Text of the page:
James Cracknell roller racing

It was a rare moment, to be able stand right in front of double Olympic rowing gold medallist James Cracknell and look into the whites of his eyes as he thrashed a bike to pieces in a 500-metre sprint!

But it can only happen at roller-racing, the popular 1950?s sport making a popular comeback with Rollapaluza.

Because otherwise, you?d get flattened. It was a special moment because the celebrity was Sydney Olympic?s hero James Cracknell, one of the famous four rowers who skulled to gold in 2000, and who has since become a convert to cycling.

He was taking part in a National Bike Week challenge arranged by sponsors Nokia who are keen to flog their ?tracker? navigation systems for cyclists. Not for roller racing, mind! For getting to places without making a wrong turn!

Earlier that morning, the media reps had enjoyed a bike ride from Admiralty Arch to Kensington Gardens and back, to demonstrate the ?tracker? gadget in operation.

This consists of rather ingenious mobile phone which records miles/kilometres covered, time taken, height gained, takes pictures and plots your progress on a screen. Cracknell used this gizmo to plot his route across France and Spain, part of his marathon Sport Relief trek from England to North Africa earlier this year.

He was waiting for the journos to return from their park ride, to challenge him on the rollers in an upstairs dining room of the Phoenix pub near Buckingham Palace.

Roller racing is great leveller and even champion cyclists have been known to be upstaged by inexperienced riders stepping up to have a go ? bit like the boxing booths at fairgrounds, but where only the ego gets a bruising.

James Cracknell


James Cracknell

...and after

When Cracknell launched into his 500-metre sprint to set the challenge, we witnessed an Olympian in full flight, veins bulging at his temples, teeth gritted, thighs bulging. He seemed intent on taking himself and the whole rig clean across the room and out of the window.

We imagined that force times four in a boat ? no wonder they won gold in Sydney.

Even so, Cracknell was beaten! He had two goes and clocked a best time of 24-59, but ended up only sixth fastest! Winner was Jason Humphries in 21.40. They say roller-racing favours the more compact rider. It was great fun and Cracknell proved a great sport, accepting defeat with a big smile.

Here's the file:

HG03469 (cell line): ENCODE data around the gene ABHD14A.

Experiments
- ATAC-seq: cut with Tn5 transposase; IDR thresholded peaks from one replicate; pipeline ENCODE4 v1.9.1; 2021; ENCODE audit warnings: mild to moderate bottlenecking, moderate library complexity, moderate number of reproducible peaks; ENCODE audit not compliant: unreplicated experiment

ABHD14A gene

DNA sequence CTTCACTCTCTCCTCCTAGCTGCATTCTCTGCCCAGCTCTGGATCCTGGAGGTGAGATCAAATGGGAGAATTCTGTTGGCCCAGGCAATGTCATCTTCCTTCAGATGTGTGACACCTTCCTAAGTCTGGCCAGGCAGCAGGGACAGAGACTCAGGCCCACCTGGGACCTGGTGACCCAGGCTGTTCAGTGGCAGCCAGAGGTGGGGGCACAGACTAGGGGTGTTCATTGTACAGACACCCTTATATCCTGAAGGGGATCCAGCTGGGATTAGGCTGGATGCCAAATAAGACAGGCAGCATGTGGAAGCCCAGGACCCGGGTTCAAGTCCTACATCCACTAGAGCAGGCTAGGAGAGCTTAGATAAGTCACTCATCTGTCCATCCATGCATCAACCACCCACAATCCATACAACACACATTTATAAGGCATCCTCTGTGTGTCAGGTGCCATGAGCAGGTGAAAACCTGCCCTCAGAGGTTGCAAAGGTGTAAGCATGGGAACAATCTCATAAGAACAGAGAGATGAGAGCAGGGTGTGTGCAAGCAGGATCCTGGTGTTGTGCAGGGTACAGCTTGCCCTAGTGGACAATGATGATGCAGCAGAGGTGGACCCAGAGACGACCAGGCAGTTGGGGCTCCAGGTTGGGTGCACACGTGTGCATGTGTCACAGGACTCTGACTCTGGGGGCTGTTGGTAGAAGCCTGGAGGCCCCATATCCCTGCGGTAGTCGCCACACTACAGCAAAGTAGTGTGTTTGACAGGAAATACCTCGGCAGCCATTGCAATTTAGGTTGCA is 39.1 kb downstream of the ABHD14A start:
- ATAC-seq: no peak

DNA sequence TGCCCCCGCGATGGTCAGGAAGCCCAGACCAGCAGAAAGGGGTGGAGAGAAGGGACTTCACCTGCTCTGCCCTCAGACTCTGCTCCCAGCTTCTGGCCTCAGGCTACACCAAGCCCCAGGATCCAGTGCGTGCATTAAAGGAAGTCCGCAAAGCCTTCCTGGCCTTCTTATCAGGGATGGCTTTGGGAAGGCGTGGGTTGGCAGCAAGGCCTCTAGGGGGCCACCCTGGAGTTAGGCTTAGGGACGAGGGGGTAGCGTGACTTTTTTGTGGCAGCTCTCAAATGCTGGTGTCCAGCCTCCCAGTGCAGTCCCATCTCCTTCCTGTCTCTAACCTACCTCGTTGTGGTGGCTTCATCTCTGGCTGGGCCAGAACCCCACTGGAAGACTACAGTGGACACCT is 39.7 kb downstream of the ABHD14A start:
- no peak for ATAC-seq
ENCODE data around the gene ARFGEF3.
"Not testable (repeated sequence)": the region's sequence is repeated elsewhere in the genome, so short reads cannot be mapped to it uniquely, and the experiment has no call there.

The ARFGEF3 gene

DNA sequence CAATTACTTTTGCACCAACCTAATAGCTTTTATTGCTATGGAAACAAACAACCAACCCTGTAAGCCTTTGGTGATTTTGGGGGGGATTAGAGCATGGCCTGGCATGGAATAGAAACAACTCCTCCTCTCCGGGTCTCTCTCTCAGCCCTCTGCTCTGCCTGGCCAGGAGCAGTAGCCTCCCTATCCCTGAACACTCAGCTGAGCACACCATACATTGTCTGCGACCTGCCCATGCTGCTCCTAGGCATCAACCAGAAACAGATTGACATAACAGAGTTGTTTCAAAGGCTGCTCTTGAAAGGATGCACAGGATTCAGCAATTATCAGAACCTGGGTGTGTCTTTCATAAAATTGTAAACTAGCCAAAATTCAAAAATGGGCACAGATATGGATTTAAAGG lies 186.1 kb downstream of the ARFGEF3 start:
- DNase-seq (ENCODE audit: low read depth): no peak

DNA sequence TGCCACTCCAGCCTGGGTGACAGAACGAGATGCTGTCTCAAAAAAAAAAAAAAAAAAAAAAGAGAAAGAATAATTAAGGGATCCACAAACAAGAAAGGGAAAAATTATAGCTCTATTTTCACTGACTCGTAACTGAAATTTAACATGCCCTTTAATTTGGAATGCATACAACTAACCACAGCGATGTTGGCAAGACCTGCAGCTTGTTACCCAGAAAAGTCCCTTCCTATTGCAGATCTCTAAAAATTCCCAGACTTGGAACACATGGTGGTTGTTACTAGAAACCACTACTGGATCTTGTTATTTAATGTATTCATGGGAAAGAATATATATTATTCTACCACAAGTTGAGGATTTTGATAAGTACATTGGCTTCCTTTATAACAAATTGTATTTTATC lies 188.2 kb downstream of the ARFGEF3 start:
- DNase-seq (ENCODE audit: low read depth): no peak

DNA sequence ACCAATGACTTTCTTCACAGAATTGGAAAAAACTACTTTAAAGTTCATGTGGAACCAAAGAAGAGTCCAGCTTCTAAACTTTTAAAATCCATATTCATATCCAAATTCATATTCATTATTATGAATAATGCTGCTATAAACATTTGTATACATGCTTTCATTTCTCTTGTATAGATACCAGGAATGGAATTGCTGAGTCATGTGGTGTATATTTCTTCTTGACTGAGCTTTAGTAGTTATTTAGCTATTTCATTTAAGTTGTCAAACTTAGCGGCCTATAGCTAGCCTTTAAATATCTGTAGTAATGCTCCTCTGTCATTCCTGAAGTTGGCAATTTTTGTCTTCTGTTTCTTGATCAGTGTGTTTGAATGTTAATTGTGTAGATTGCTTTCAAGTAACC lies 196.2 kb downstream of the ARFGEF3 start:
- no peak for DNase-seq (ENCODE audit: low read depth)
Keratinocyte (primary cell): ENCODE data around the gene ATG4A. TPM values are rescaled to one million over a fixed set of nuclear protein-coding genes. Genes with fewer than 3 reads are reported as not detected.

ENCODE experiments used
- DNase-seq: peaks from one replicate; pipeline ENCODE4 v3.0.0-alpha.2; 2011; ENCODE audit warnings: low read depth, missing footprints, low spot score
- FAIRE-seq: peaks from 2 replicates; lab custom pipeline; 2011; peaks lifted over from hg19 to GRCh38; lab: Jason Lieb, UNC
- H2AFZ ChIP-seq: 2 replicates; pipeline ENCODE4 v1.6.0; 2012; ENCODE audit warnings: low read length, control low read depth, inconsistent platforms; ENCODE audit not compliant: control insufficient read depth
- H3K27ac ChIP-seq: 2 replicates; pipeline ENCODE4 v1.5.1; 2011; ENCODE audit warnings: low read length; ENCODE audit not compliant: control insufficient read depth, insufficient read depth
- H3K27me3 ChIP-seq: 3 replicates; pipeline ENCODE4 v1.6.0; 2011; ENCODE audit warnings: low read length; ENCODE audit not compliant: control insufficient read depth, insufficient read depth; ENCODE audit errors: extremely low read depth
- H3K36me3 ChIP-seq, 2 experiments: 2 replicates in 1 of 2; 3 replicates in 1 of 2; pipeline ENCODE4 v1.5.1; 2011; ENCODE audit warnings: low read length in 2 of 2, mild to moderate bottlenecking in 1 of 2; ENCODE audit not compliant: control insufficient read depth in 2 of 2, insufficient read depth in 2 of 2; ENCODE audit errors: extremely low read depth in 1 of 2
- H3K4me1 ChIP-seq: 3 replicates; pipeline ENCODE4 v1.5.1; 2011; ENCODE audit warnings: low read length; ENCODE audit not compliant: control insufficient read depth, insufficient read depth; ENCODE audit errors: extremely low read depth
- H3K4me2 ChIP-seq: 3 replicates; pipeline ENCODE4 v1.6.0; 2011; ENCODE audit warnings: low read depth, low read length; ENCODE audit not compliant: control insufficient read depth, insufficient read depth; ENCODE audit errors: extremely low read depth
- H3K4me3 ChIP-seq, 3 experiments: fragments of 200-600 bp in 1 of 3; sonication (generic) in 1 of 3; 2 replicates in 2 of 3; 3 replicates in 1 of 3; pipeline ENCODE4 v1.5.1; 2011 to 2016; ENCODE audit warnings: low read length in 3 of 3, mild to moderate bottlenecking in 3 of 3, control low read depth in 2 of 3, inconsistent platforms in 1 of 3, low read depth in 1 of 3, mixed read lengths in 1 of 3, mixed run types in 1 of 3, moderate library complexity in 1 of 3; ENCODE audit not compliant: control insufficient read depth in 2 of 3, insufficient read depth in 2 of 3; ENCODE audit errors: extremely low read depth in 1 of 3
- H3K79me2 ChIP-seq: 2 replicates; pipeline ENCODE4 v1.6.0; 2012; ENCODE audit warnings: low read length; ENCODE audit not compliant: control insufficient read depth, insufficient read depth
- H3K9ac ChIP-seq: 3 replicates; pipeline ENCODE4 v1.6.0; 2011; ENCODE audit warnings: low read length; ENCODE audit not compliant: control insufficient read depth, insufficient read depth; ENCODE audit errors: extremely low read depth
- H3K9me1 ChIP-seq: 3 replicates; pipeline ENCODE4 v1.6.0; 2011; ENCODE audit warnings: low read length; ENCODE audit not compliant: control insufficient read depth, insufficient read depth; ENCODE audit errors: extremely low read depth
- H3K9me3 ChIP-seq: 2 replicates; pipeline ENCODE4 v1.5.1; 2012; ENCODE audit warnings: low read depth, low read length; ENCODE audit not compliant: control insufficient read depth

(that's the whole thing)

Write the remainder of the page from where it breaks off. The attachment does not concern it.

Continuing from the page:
?There?s a technique to it, isn?t there. I was faster second time,? he said shaking his head.

He?s a fine ambassador for sport, and in particular for cycling and, in this case, for roller-racing.

So what is Rollapulza? What does that mean? ?The name was thought of by an Australian competitor at our events. It?s an ?Australianism? to add the suffix "apaluza" to any thing considered to be great or cool.....? explained Paul Churchill, one of the Rollapaluza team.

?The name was also inspired by the American music festival "Lollapalooza"....because of the musical element to our events and the great atmosphere.?

Churchill went on to explain that Rollapaluza Roller Racing is a contemporary take on an old sport which was popular in post-war Britain. Roller races were regular entertainment in Bingo halls and Cinemas.

Even the Savoy Hotel put on a roller race. Big band entertainment added to the spectacle.

Today, only a few clubs still promote roller-racing with inter-club competitions. ?Our updated formula is proving very popular,? claims Churchill, ?We stage the large races in bars and clubs with music provided by DJ?s and bands. The evenings are controlled by two onstage commissaire?s an MC.?

They use restored roller rigs, but with the front wheel front forks locked down, which does away with the need to balance. ?This makes roller racing safe and inclusive for everyone.?

Contact: www.rollapaluza.com, email: info@rollapaluza.com

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Keith Bingham joined the Cycling Weekly team in the summer of 1971, and retired in 2011. During his time, he covered numerous Tours de France, Milk Races and everything in-between. He was well known for his long-running 'Bikewatch' column, and played a pivotal role in fighting for the future of once at-threat cycling venues such as Hog Hill and Herne Hill Velodrome.